Ireland’s premier Leo Varadkar has said a Brexit deal could be delayed until December.
The Taoiseach said negotiations are continuing but admitted “no one knows for sure” when an agreement between the European Union and the United Kingdom can be reached.
Mr Varadkar said the Irish government has been preparing for a no-deal scenario but added that officials “don’t believe” it is the likely outcome.
“We are hiring the necessary custom officials and making the necessary adaptations to the ports and airports that we need in a no-deal scenario, and also a deal scenario, because even a good deal will result in changes,” he said.
“The difference in a no-deal is that the changes will be greater and they won’t be quicker.
“The negotiations are still ongoing, we are at a sensitive phase and I know some people were optimistic about an agreement on the withdrawal agreement this week. I have to say I always thought that was unlikely, I figure November or December the best opportunity for a deal. This is a dynamic situation.
“We are always open to compromise, as the EU of course we are, but there are some fundamentals we can’t compromise on.”
He said the British government needs to honour its commitment to a backstop agreement which is legally operable and legally binding to ensure no hard border emerges on the island of Ireland.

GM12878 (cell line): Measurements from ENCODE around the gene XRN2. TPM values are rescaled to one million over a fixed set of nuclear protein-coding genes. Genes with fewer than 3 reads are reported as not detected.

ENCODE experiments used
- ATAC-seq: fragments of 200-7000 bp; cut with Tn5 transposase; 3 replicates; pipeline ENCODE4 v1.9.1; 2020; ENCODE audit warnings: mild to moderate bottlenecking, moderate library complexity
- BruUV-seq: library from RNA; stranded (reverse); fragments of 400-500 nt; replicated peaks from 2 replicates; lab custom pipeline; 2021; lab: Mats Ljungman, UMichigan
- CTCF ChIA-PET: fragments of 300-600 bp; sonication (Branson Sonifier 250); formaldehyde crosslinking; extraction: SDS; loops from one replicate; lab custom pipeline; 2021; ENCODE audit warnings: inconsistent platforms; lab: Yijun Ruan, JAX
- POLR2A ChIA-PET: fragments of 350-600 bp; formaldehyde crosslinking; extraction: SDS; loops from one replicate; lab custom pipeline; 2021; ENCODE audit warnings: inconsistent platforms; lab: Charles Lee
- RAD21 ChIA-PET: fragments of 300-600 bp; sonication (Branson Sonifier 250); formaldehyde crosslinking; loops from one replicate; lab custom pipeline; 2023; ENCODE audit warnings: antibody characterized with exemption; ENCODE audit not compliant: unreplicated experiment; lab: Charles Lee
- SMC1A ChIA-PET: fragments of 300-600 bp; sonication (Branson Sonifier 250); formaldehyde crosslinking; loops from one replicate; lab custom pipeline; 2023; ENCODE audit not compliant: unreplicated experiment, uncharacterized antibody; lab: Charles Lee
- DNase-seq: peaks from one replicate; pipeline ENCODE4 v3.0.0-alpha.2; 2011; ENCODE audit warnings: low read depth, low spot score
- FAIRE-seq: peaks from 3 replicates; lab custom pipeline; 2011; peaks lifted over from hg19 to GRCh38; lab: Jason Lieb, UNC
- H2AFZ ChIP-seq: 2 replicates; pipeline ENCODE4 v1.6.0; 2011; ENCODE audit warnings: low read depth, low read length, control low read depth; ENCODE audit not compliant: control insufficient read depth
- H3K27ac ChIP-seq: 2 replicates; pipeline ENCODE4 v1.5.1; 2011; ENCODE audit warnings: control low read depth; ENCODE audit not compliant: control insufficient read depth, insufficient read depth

Mr Varadkar added: “Any withdrawal agreement requires parliamentary ratification by the European Parliament and by Westminster, so we’ve always worked back from that timeline, and the view is that in order to meet that timeline we would have to have a deal before the end of the year.
“The initial target was October and that could be back to November.
“The possibility remains open to having an emergency summit in November if we can get to a deal.
“For all of us, but particularly the UK, the consequences of a no-deal Brexit at the end of March is potentially catastrophic. Really bad for Ireland, relatively bad for the EU, but quite a disaster for the UK, and I am sure that the British Government is motivated to make sure we don’t end up in a no-deal scenario.
“I spoke to Theresa May yesterday and she assured me of her commitment to getting a deal done and her commitment to honouring the commitment that they made on several occasions to having a backstop as part of the agreement and making sure it’s legally operable.”
Meanwhile, Irish presidential candidate Sean Gallagher said he “could not even begin to countenance” the return of a hard border on the island of Ireland post-Brexit.
The former Ireland’s Dragons’ Den star said he had first-hand experience of how “very intimidating” crossing a militarised border could be and he was “very fearful” for young people should a hard border between Ireland and Northern Ireland be reinstated.